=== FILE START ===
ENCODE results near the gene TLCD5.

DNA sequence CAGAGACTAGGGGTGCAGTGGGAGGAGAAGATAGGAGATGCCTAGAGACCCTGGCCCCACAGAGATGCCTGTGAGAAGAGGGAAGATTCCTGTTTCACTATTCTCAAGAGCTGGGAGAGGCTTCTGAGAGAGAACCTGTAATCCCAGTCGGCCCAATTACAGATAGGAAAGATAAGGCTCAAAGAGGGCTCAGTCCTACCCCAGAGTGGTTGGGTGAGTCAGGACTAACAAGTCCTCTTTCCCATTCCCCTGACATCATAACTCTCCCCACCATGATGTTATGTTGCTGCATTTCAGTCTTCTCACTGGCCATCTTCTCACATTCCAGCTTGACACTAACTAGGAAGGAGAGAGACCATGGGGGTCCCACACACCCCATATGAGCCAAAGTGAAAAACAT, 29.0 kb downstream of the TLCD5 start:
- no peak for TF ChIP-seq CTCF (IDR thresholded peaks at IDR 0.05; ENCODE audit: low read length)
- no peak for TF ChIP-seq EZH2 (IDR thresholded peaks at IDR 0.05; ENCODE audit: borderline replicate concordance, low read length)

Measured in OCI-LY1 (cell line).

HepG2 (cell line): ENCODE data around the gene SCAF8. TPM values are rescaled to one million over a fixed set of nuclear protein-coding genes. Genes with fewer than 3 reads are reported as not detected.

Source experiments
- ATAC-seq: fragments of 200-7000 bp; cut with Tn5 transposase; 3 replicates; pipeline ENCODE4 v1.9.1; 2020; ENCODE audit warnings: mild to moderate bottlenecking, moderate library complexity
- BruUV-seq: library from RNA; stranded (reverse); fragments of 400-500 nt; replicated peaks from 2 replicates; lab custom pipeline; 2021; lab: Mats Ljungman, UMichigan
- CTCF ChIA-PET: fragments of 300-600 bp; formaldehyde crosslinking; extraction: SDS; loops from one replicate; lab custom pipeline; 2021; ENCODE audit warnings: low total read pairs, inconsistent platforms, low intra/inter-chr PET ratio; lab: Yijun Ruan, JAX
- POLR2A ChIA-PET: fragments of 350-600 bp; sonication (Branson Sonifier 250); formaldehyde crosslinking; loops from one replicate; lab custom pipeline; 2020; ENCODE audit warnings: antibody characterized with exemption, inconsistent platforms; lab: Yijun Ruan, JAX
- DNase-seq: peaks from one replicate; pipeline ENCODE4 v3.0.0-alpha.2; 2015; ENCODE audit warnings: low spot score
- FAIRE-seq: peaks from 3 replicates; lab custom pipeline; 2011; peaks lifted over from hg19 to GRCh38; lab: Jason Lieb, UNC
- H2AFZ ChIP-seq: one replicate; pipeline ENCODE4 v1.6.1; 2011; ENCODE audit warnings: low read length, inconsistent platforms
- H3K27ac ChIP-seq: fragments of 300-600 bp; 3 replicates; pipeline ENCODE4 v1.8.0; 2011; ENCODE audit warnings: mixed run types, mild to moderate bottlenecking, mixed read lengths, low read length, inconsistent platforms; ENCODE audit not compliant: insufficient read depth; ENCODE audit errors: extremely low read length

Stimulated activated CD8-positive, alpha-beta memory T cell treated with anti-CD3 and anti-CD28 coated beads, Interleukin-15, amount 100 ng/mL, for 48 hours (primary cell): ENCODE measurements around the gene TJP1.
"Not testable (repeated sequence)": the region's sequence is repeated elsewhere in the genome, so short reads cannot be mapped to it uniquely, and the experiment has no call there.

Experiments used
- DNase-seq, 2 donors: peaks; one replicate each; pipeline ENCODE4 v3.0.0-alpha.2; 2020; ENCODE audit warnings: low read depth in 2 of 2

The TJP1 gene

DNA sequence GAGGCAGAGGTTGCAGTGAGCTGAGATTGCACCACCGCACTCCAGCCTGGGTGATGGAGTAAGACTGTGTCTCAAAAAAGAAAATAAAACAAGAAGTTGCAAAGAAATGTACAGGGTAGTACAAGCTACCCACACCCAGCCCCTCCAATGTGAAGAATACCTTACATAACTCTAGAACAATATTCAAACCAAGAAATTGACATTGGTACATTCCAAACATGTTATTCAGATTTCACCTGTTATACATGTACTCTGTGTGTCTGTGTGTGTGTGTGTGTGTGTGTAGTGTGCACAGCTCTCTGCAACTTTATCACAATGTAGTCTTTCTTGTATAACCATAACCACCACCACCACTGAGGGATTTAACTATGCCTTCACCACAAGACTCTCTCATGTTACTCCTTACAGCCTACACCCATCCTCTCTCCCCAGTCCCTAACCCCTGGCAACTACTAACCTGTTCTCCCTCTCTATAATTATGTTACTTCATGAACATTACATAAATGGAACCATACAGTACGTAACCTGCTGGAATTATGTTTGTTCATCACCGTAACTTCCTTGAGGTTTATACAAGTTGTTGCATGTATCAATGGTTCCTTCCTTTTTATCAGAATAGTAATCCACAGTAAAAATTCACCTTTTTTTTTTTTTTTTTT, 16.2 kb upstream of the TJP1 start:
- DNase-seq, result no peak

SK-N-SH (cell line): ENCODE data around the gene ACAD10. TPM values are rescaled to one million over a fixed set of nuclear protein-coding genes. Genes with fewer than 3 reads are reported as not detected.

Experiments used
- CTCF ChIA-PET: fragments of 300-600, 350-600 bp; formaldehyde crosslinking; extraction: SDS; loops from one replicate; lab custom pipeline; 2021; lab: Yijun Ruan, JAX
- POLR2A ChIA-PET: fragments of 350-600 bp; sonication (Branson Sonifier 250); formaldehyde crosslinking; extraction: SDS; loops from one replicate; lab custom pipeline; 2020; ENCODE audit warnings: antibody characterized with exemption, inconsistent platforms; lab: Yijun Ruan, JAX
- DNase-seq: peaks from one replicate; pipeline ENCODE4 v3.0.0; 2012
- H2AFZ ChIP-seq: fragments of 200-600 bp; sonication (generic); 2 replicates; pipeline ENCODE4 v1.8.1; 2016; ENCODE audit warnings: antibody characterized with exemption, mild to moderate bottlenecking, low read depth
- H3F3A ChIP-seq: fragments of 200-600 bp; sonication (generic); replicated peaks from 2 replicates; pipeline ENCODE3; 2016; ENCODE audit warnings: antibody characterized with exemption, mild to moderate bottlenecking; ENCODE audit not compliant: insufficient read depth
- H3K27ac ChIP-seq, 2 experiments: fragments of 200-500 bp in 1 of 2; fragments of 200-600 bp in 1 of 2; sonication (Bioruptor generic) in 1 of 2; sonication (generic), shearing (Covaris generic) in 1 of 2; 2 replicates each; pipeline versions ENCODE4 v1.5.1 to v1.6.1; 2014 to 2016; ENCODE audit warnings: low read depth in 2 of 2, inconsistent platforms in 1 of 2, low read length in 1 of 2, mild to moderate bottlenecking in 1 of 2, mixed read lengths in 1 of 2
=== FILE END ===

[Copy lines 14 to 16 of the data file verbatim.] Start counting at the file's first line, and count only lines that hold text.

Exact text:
- H2AFZ ChIP-seq: one replicate; pipeline ENCODE4 v1.6.1; 2011; ENCODE audit warnings: low read length, inconsistent platforms
- H3K27ac ChIP-seq: fragments of 300-600 bp; 3 replicates; pipeline ENCODE4 v1.8.0; 2011; ENCODE audit warnings: mixed run types, mild to moderate bottlenecking, mixed read lengths, low read length, inconsistent platforms; ENCODE audit not compliant: insufficient read depth; ENCODE audit errors: extremely low read length

Stimulated activated CD8-positive, alpha-beta memory T cell treated with anti-CD3 and anti-CD28 coated beads, Interleukin-15, amount 100 ng/mL, for 48 hours (primary cell): ENCODE measurements around the gene TJP1.